WATCH: A TIMELY VISION
Attending Baselworld for the first time as Omega’s President and CEO, Raynald Aeschlimann shares his views on the brand’s milestones, reaching its production goals, as well as the roster of Omega ambassadors.
Raynald Aeschlimann shares his views on Omega’s legacy
Taking one of the most prominent spots at the fair each year, Omega and Swatch Group continues to have a dominant presence at Baselworld this year, as has been the way for the past decade. There to present the brand's latest lineup this year was Raynald Aeschlimann, who, not long ago, was appointed president and CEO of Omega. Celebrating the 70th anniversary of the Seamaster and the 25th anniversary of the Seamaster Diver 300 M, as well as the ongoing partnership with the James Bond saga, there's plenty for Aeschlimann to be proud of this year.
We caught up with him at the show where he shared his favourite launches this year, his love for the James Bond genre, as well as his hopes and dreams for the Chinese market.
What are some of your personal favourites and highlights from Omega this year? I'm quite amazed to see the fair once again is a symbol of Omega growing, but with some incredible sense of coherence and continuity, we are celebrating 25 years of the Seamaster Diver 300 M, the so-called James Bond watch. It's a design that has made history 70 years ago and has been received very positivity. The other launch that I love this year is the Railmaster, for the first time we pair it with a denim strap.
The brand has set goals to incorporate the in-house Master Chronometer movement into all timepieces by 2020, is this still on track? This is this is something that we were very proud of; we're making progress in waterproof technology, precision as well as anti-magnetic capabilities. We've just reached 200,000 watches with the incredible Master Chronometer certification. So my target is about getting us as quickly as possible to this goal because there are a lot of requests from customers to have this in existing collections, but at the same time, there are new collections being introduced.
Omega has built a new factory in Biel, Switzerland to deal with this demand. What's the update since the opening six months ago? If I look at the last six months, we've had double-digit growth. It's thanks also to high demand. We still have a lot of back orders, but it's thanks to the factory that now have 18 crafts under the same roof which has greatly enhanced our in-house production capacity. Thanks to this new factory, we're actually able to deliver more than expected. The James Bond franchise has been linked to Omega for years; the Seamaster Diver 300 M was the first watch to ever appear in the series, on the Seamaster's 70th anniversary, can you reflect on what the relationship means to Omega? The Seamaster Diver 300 M is as much a symbol for James Bond as it is for Omega. The watch is very recognisable for the younger generation, but also for an older audience like myself. It's one of the best examples of how we can continuously be successful. The watch is not only about the image of James Bond, it's also a very high-quality watch. That's why I always emphasis this is not a product placement of an Omega product, because we're not just putting our name on our product. There is the whole spirit of James Bond surrounding the piece. Don't forget, too, that Daniel Craig is a brand ambassador for Omega and we understand the James Bond family very well, and we're very much a part of that.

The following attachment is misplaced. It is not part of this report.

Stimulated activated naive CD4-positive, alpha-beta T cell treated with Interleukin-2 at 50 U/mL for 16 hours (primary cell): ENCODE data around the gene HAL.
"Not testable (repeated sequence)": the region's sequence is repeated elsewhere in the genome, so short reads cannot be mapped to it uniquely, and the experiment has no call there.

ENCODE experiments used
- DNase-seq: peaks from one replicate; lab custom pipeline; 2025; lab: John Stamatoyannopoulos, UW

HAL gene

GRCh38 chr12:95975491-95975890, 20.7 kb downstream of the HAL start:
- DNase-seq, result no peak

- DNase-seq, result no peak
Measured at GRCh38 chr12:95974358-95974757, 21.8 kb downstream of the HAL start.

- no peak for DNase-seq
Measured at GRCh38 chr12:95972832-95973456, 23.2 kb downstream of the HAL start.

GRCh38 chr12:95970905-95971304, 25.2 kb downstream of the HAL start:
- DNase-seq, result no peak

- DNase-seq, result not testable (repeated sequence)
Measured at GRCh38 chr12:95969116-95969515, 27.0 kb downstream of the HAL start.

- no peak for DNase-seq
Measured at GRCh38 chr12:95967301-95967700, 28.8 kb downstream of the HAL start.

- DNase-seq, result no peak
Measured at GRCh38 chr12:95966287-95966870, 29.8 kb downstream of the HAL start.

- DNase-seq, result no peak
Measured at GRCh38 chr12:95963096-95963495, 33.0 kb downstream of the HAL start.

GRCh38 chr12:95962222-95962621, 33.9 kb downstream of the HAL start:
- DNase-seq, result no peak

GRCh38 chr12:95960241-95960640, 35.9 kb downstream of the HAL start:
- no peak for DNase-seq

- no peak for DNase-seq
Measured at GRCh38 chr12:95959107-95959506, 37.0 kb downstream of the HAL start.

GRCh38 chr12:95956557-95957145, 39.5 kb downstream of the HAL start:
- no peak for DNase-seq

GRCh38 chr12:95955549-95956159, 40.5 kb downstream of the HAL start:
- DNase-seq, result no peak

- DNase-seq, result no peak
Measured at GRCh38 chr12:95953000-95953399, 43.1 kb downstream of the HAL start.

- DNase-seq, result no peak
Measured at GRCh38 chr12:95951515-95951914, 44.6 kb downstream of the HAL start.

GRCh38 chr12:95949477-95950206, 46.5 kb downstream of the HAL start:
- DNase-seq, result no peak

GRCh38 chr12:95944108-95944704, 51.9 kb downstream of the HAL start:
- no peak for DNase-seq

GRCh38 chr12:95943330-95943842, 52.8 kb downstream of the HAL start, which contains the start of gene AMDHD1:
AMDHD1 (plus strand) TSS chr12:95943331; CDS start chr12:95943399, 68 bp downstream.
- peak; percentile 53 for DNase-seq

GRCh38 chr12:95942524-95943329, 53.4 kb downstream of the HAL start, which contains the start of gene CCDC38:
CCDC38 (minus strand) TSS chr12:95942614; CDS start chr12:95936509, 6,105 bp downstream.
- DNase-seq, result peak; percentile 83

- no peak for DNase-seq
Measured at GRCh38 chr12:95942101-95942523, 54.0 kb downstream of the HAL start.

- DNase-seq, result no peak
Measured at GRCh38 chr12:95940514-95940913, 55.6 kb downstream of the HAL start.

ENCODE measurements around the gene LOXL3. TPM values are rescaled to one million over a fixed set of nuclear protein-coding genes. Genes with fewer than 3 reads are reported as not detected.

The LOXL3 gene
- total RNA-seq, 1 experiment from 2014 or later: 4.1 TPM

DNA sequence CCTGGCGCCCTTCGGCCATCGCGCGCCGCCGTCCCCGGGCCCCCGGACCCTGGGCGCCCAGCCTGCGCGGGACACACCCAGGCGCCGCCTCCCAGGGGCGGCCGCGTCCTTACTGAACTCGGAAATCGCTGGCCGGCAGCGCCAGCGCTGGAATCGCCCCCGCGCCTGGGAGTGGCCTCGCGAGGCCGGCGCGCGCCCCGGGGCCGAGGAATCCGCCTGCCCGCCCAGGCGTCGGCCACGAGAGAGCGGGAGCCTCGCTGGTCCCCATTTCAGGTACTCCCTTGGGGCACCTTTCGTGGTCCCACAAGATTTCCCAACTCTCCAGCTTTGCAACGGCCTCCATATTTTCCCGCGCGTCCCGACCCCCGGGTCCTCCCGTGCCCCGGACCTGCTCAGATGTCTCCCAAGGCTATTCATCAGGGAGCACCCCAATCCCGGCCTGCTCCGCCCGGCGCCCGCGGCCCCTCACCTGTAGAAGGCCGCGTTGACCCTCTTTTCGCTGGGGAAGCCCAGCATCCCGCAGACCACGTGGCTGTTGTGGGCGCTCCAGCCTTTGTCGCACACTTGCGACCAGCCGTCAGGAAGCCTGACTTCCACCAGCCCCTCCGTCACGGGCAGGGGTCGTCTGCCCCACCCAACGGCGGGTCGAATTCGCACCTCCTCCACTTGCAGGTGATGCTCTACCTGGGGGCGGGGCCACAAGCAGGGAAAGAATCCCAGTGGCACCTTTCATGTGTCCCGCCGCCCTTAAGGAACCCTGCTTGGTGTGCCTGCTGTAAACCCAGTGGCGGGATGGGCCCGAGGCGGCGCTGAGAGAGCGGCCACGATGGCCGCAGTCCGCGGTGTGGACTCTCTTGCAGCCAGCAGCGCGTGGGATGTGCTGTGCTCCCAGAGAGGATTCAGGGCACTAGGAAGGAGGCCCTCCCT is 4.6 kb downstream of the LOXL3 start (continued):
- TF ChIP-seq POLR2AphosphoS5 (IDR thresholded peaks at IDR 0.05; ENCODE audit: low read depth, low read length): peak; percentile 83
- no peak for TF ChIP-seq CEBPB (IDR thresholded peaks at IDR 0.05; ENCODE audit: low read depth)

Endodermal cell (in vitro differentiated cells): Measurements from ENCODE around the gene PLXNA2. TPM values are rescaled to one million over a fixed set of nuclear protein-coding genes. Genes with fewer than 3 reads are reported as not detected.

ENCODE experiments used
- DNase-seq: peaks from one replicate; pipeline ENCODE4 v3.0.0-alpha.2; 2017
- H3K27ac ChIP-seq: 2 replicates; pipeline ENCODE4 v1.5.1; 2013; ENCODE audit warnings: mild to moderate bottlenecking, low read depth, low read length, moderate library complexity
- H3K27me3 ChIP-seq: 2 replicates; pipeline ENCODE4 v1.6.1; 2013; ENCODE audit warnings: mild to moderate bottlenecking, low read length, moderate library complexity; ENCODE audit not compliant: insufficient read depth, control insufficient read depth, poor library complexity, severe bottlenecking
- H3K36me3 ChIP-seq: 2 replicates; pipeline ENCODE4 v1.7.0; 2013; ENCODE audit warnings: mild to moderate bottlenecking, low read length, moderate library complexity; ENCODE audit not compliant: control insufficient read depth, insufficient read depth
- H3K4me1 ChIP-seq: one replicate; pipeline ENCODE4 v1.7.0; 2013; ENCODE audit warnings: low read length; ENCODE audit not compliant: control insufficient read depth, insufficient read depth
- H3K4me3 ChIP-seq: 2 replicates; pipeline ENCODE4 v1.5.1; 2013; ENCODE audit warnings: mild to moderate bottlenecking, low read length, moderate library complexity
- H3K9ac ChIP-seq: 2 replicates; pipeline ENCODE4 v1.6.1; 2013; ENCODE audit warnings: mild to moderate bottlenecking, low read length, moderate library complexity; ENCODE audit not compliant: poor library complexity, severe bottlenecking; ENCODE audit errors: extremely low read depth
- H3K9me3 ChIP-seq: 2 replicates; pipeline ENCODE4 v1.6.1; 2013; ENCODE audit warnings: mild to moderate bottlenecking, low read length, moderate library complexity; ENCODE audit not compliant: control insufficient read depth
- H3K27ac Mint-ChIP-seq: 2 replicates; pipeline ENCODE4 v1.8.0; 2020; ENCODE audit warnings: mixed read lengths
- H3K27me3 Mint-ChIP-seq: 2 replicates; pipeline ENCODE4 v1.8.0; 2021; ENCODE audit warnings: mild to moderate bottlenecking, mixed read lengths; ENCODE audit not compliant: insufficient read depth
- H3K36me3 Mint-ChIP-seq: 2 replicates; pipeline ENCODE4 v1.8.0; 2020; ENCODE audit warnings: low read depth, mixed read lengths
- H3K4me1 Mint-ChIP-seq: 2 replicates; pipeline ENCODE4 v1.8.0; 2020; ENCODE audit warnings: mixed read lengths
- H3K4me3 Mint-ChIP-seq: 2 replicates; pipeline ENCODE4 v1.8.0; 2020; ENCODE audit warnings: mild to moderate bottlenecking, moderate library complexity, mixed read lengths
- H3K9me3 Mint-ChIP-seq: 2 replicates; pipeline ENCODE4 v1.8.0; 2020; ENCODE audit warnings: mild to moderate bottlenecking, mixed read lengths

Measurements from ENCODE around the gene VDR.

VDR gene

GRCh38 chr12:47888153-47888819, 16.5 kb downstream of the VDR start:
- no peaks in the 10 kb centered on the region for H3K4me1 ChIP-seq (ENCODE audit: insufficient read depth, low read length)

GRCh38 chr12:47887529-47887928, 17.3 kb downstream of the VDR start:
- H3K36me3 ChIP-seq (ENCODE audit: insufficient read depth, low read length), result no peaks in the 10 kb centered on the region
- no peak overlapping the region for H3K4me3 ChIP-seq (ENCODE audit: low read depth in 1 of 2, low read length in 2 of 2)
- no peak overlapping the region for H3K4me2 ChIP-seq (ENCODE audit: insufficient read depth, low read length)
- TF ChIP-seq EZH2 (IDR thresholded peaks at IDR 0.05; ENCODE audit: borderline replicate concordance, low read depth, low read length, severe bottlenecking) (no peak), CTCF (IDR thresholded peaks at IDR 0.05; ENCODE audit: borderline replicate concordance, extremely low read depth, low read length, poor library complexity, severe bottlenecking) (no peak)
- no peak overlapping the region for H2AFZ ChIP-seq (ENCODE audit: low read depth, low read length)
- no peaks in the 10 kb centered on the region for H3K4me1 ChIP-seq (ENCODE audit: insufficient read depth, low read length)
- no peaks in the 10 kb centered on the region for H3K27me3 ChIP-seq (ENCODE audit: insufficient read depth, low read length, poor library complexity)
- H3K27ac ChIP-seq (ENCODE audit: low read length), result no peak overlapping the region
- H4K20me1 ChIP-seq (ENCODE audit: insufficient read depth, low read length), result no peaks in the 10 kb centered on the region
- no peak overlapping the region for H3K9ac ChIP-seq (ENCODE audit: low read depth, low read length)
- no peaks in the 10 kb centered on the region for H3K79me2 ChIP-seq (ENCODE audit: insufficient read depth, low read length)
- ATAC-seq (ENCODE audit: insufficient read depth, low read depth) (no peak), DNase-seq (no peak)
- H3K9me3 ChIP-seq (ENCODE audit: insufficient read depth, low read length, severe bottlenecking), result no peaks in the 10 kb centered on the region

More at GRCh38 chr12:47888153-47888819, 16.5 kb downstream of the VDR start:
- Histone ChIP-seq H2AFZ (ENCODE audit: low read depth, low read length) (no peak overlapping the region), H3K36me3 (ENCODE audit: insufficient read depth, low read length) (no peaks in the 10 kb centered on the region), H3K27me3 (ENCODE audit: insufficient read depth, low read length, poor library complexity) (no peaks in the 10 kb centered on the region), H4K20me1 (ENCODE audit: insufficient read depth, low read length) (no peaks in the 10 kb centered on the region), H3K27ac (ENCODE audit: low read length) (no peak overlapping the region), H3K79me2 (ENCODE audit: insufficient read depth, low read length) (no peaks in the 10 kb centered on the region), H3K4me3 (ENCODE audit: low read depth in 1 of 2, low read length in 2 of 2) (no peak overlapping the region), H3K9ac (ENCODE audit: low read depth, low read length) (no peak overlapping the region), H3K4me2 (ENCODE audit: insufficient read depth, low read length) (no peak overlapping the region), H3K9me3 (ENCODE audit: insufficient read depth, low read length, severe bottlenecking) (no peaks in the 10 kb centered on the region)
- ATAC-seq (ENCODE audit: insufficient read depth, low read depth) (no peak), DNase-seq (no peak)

What are some other examples of Omega contributing to the artistic vision of a movie? There are times where it's not just about putting a watch on. With vintage watches in many movies– it's about contributing to the emotions. In Dunkirk, Christopher Nolan wanted pilots in their Spitfires to have watches; we delivered 100,000 watches to the Royal Air Force during that time in history. And he [Nolan] wanted to have those watches. It has nothing to do with product placement, it's just history, and if you want to be historically accurate, you have to have an Omega in certain settings, because we were a part of that history.
Watches, for many people are emotional purchases, what are your thoughts on the fast-paced smart watch market? Smart watches are not really watches because for me. We have so many talented people that are creating, working to give birth to something that is different from a phone. And we're not trying to create small phones for the wrists. Smart watch producers are at the service of people who wear them to the gym or other functional purpose. That's why I'm very happy that some people are sometimes wearing different watches for different occasions and purposes. That goes back to the invention of Swatch by our late chairman Nicolas Hayek, who invented the Swatch to be a second watch. They might go for a vintage watch that's been in the family for many years, and they might wear another piece for some other purpose. These pieces always come with emotions, but a smart watch, that's not a watch. A watch has a soul, history and emotion. A watch has something that makes it different from any electronic instrument.